Most of the work I produce is about people in places, I’ve always been a people watcher and interested in how environments shape activity and the idea of making places where people can interact with one-another in a positive way. So again this plays a very big role in the way I work and what I choose to make work about and importantly the kind of work that comes my way.
VM: Talk us through your perfect working day.
I tend to start my day by getting straight into work. I work from a home studio now, so this is a possibility. I found that starting my day by eating breakfast and getting ready used to frustrate me a lot and I would rush and get in a fluster, which isn’t good for you or your brain. Admittedly neither is my desire to start working straight away and getting frustrated in the first place, but I’m working on that. So now I get up and do a few hours work then relax, get some breakfast, take a shower, when I know I’ve got the ball rolling on the day and I can see what’s in front of me and how I might manage it. I think this stems from occasionally not really having a good sense of what is ahead of me that day and feeling quite anxious about it. Once I’ve got that anxiety out the way I feel good. Plus I try to limit my day to 6 hours of work if possible. Any more than this for me is too much and I become very inefficient.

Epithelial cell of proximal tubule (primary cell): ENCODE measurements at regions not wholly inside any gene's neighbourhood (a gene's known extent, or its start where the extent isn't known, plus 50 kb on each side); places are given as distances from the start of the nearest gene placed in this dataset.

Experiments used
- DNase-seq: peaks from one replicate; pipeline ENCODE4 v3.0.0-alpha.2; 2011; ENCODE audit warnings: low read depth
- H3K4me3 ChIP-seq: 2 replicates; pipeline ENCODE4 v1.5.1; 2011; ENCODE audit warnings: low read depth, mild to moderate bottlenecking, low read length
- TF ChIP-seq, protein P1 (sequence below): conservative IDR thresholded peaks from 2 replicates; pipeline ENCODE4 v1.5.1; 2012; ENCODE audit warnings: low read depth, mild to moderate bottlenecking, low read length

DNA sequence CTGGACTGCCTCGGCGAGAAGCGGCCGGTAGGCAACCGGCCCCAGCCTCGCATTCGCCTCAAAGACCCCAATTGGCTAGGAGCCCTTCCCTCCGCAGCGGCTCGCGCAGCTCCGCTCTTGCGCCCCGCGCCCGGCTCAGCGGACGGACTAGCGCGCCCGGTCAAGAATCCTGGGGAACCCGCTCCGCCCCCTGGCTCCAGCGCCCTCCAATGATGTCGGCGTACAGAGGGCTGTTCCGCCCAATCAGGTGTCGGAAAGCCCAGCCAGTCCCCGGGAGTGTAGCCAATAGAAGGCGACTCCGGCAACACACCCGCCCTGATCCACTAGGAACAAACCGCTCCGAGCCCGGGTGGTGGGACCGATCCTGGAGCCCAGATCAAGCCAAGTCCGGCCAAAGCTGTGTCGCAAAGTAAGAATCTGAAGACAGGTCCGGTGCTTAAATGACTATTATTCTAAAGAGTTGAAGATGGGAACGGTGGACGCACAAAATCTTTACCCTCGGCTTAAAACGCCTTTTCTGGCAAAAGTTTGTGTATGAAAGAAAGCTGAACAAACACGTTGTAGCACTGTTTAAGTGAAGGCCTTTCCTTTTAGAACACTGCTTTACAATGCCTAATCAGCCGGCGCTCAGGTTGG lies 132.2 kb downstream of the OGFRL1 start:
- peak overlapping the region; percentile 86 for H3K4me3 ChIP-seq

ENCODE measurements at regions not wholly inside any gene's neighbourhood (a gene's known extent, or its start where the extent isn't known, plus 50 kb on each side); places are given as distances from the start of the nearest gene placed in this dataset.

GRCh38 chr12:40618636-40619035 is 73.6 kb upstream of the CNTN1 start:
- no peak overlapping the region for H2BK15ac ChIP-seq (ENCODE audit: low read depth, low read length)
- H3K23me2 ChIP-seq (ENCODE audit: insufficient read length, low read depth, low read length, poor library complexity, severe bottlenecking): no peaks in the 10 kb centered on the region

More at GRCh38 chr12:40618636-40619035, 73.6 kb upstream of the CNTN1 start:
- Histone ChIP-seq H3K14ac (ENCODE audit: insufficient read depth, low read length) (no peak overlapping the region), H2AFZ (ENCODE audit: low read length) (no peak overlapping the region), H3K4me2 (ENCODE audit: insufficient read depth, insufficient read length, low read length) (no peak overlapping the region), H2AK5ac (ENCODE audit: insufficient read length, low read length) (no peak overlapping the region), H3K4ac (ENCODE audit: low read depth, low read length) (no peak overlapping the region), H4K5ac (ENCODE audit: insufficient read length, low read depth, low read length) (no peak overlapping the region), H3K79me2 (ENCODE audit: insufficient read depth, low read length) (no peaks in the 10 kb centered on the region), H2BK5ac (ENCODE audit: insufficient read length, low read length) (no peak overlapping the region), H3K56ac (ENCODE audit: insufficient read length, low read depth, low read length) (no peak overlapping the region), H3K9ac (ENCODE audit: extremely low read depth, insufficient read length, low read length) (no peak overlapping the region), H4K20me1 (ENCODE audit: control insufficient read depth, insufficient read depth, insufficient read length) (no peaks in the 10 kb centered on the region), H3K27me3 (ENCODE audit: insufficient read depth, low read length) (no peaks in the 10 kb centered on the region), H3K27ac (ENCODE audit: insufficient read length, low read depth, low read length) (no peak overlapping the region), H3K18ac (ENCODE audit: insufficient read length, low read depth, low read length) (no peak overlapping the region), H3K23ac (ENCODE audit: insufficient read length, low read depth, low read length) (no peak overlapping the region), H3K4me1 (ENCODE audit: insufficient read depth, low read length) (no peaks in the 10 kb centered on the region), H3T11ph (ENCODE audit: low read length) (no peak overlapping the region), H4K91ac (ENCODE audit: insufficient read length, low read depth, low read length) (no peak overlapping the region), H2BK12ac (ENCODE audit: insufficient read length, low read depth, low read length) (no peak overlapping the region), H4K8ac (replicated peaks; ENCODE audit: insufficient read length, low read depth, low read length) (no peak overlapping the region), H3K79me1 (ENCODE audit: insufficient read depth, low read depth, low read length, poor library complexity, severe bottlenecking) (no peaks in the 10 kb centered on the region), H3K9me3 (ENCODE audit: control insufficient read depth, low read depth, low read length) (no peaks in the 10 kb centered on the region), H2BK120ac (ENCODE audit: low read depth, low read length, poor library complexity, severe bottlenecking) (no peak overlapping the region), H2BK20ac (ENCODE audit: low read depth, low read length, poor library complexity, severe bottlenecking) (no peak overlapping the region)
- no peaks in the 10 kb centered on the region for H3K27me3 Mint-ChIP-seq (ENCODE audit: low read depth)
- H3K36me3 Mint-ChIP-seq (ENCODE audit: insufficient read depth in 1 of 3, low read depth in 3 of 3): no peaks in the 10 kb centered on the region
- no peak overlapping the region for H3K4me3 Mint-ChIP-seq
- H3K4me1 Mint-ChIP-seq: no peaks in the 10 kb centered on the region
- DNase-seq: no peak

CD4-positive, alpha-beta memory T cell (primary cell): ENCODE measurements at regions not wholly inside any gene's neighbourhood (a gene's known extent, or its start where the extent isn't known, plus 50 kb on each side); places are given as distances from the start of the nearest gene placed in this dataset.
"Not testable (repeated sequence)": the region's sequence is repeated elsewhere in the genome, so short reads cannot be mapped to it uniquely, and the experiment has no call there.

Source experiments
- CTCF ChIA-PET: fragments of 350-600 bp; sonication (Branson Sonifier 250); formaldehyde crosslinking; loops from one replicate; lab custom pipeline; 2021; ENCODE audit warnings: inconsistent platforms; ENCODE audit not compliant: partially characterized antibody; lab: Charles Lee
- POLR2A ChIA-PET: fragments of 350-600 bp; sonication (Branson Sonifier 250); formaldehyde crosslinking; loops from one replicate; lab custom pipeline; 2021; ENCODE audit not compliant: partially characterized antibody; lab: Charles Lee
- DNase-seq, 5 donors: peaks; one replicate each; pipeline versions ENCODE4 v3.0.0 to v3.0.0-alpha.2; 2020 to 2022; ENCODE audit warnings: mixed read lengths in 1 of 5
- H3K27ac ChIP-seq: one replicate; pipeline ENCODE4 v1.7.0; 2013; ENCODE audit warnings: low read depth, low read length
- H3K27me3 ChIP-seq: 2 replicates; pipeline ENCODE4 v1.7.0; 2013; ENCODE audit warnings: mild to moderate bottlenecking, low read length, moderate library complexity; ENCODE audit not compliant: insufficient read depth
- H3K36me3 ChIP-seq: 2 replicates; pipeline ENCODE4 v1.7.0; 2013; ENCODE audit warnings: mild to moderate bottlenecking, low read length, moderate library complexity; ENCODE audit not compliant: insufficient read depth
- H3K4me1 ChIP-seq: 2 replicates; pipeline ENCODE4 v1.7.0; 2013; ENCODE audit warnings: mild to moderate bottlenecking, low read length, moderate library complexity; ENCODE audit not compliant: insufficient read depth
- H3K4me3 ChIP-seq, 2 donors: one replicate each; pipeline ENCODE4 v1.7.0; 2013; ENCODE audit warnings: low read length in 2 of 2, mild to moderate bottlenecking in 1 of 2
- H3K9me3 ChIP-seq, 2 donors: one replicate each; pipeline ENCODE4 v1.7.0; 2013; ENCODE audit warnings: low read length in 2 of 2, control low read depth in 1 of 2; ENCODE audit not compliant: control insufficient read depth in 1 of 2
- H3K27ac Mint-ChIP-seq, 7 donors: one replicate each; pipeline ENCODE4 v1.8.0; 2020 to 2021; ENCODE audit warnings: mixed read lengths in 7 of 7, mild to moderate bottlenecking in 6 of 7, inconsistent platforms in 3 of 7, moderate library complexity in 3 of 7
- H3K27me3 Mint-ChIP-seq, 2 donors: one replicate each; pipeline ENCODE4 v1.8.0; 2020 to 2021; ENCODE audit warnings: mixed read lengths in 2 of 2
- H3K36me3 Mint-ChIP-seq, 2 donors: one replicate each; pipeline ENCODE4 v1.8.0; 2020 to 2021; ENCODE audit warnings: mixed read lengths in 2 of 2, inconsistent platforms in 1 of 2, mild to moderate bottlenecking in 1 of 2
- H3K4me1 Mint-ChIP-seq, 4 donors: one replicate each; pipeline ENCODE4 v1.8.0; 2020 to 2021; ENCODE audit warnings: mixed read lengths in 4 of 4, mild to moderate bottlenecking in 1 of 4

My perfect days are about being as efficient as possible, with a sense of purpose, it’s the only way I seem to get any satisfaction out of my day. So getting all my emails done and out of the way, having a break for a while and a think about what I have to do, then getting into drawing and problem solving, giving myself as much time as possible to just draw and get the images right. I like to spend a long long time doing this.
It’s not perfect by any means, but neither am I and I’m constantly looking for more fulfilling ways of doing things, albeit very slowly.
VM: Who is your dream client and why?
JC: This may sound egotistical or just daft, counterintuitive maybe, but I quite honestly have no dream client. I don’t spend lots of time looking at the wider world and thinking I wish I was doing this or that. I’m much more contented to see what comes my way. Or to use an analogy: I could spend a lot of time going to a particular spot with my rod in order to catch a particular type of fish. However I much prefer to place a net in an interesting place and see what swims into it.
I like the surprise and not knowing what’s coming and take a lot of satisfaction in interesting people with interesting projects finding me and wanting to work with me.